Being a Mentor

First:   this blog went over 59,000 page views a couple of days ago.   I am always amazed by the number of people who find this site.   My guess is that many of those readers discovered the site because someone else mentioned it to them.   As always -- thanks a million (and a half) to everyone for passing along the information to anyone who is interested in teaching and anyone who is interested in thinking about how to get better as a teacher.
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I have made the point previously that I believe a college education would be more valued (rather than being under a full scale attack as it currently is) if more faculty members worked as mentors for the students rather than just teachers.   Several of my blog entries this summer have talked about going beyond the conveyance of information to a relationship where you help the students grow as people (my story about best books and attending the opera, for example).  

Consequently, here is an email that I sent out today to my 73 accounting students for the fall (yeah, accounting students -- not political science students).   To paraphrase the late great singer Ricky Nelson, if all I did was teach accounting concepts to college students, I'd just as soon drive a truck.  


To: Accounting 302 Students


From: JH

I had figured that I would not send out any more emails to you before class starts. I’m always concerned that I will overwhelm you before you even meet me. However, I was reminded of something this morning that I did think was worth mentioning (and I do realize that this will not apply to everyone in my classes).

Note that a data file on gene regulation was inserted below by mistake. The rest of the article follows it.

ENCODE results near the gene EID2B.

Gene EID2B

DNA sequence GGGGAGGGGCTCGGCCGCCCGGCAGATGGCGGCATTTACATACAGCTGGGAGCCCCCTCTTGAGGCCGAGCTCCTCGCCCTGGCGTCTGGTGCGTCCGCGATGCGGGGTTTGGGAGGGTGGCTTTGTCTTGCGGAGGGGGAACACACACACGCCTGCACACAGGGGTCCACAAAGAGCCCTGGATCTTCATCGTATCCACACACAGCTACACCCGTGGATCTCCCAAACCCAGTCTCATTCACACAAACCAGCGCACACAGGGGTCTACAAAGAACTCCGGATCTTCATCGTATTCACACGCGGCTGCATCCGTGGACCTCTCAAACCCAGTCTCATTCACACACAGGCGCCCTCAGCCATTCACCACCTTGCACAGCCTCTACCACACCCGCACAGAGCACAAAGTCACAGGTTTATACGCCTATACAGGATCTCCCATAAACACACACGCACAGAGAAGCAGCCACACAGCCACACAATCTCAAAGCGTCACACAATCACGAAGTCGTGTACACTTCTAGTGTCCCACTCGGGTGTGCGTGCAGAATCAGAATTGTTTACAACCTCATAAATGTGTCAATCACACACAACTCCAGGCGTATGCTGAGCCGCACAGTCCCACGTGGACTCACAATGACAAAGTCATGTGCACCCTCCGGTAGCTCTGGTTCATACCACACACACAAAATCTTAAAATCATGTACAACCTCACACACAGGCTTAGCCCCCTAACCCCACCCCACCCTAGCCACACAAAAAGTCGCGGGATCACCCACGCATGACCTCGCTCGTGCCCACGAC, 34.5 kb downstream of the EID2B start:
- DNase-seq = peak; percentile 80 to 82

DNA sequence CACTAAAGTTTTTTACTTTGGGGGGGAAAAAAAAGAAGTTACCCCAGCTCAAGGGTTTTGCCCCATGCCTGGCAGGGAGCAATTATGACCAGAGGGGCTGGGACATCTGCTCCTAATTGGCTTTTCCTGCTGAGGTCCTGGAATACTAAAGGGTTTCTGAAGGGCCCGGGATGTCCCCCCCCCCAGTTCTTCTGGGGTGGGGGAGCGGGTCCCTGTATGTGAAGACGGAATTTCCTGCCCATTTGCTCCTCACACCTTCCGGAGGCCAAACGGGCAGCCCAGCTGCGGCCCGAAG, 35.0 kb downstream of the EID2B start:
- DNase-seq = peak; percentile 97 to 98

My younger daughter (age 19) is getting ready to go off to college this fall for the first time. This morning she mailed in her application to get an absentee ballot so that she will be able to vote in the election this November. I was very proud of her for wanting to cast her first ballot (and for thinking ahead to get the absentee ballot before she left the area).

If you are eligible to vote in the upcoming election, I think you should strongly consider doing so. Freedom works best when people vote for their leaders.

I honestly don’t care which party you vote for or which candidate you support. However, I think every citizen should study the issues (not just listen to the opinions of others but actually study the issues) and vote for the person or party that you believe will serve the country best. I believe that is your duty as part of your transition from being a child to being an adult. I first voted in 1972 (I just missed being old enough to vote in 1968) and I’m proud to say that I have voted in every presidential election since that time. I’ve always had an opinion and I always wanted to vote to support my opinion.

I do not know how you get an absentee ballot in your state but I would bet that you can go to www.google.com and find out very quickly. If you have not done this yet, I would urge you to get on the ball and get it done.

Look forward to seeing you in about 9 days.

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